A few months ago I joined Marc-André Cournoyer’s Great Code Club. I will right my own blog post about this club, but let me say that t $30, its well worth it to expand my programming life past Saas sites, exercism and Euler projects. Where was I? The second project from the Great Code Club is a transpiler, creating a css parser from scratch. Far out right? Well I bobbled through M-A’s use of Jison. At this stage of my career, I can pick up this stuff pretty fast. But for me its always: can I get a deeper understanding? Can I learn more? And in the world of computers, the answer is always an emphatic YES!!!!.

Javascript and Go are the languages I am learning now. Ruby is the language I am currently most fluent in. I looked at RACC and Rexical, both developed by Tenderlove. The documentation on these tools is parse. I couldn’t find any good information on them.

So, I says: “looks like its time to go back to grand-daddy C.” I begin looking at Bison (gnu’s YACC). There is some documentation. Its going to be an interesting journey.

In the next series of posts, I hope to illuminate you to the world of compiler compilers, grammars, lexers, and parsers.

We will start this adventure looking a Bison and Flex, move on to RACC and Rexical, then onto Jison and Jisonlex, and possibly look at Go’s YACC tools.

Grab your helmet, its going to be a bumpy ride.

This information is grabbed from the painful Bison docs.

Learn Me Some Bison!


Token - A terminal input Grouping - A non-terminal input of groupings and/or tokens

A single character is always a token, because it cannot be broken down further.

Lexers, Grammars, Parsers

When you get into grammars you can easily find yourself going down the rabbit hole on wikipedia. Lets keep it simple, with an analogy like Coinstar, the automated coin counting machine:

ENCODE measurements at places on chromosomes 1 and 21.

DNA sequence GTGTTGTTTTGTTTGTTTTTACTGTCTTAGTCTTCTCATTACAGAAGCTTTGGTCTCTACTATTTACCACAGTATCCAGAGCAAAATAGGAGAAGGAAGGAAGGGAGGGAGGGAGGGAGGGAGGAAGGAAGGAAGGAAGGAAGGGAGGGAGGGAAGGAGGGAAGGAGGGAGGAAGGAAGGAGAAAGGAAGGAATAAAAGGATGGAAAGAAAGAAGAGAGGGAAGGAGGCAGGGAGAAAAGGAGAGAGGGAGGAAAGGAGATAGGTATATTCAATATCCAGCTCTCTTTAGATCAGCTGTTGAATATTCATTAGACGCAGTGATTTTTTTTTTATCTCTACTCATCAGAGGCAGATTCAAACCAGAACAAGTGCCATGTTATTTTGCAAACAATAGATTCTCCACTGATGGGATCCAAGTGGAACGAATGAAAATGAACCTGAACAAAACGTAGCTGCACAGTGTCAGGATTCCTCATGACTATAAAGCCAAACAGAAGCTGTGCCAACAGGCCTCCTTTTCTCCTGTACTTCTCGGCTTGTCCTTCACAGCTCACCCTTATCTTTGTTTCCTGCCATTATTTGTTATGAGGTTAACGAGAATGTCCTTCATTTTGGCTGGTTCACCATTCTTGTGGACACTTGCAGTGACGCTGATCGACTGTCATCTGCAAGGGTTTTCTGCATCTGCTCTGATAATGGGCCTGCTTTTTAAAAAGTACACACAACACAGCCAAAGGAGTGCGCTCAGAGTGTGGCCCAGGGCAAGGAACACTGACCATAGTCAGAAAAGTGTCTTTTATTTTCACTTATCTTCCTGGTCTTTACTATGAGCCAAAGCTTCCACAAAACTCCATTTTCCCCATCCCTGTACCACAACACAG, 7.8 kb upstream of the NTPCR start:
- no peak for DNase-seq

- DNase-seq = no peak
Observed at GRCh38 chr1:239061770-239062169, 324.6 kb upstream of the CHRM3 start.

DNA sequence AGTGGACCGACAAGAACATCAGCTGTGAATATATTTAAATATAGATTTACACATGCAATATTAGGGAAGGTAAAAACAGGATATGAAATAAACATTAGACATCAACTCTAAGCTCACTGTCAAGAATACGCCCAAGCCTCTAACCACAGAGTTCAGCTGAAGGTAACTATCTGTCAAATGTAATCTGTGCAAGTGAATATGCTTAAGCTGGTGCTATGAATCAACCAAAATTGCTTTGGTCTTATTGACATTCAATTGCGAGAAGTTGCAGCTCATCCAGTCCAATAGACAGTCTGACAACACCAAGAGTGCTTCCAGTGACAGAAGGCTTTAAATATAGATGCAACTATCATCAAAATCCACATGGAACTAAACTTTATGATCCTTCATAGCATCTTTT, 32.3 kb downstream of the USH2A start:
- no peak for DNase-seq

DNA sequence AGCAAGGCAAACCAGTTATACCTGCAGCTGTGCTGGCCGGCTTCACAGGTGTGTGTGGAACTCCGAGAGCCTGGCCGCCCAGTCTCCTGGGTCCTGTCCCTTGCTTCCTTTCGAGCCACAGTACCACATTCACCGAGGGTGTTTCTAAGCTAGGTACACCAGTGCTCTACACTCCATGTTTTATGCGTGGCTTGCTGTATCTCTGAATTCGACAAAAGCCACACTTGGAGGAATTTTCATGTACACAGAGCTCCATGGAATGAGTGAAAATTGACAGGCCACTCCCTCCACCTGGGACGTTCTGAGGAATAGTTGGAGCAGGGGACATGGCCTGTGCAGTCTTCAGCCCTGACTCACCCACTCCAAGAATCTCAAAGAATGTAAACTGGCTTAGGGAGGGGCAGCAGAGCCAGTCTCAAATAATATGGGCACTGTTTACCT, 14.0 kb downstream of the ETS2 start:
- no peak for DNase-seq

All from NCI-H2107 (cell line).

(the input is the 1000s of coins you found in your couch, as well as lent, pebbles and small pieces of plastic)

Lexical analysis (lexers) looks through the mess that is dumped into the machine and identifies coinage of a certain criteria: U.S. minted pennies, nickels, dimes and quarters. Everything else is discarded.

Grammars instruct how to total the proper coinage. Perhaps the coins are first siloed into individual denomination collections. Those collections are then subtotaled based on proper coin value. Finally the total of the subtotals is calcualted and printed to a redemption voucher to take to the store manager for cash monies.

Parsers, the are the automated output of running a compiler compiler using the lexical declaractions and grammar, is the magic of the machine: I dump in coinage, out pops a voucher

The takeaway here is that the “parser” is the output of the process. The parser is the code that can be inserted in any of our programs. The parser will be shipped along with any final product.

To take it home lets look at a contrived example:

Lexical declarations:

Symbol What to do with it
digit keep it, as token
+ (plus sign) keep it
other discard it


Pattern What to do with it
“token” return it
“token + token” return first plus second

Parser Generated:

Parser.parse("1")           // returns 1
Parser.parse("1 + 2")       // returns 3
Parser.parse("- A 1 + 2")   // discards - A returns 3


The layout of the Bison grammar file is:

C declarations

Bison declarations

Grammar rules
Additional C code

A lexer like flex would replace the “Bison declaration” section.

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11 May 2014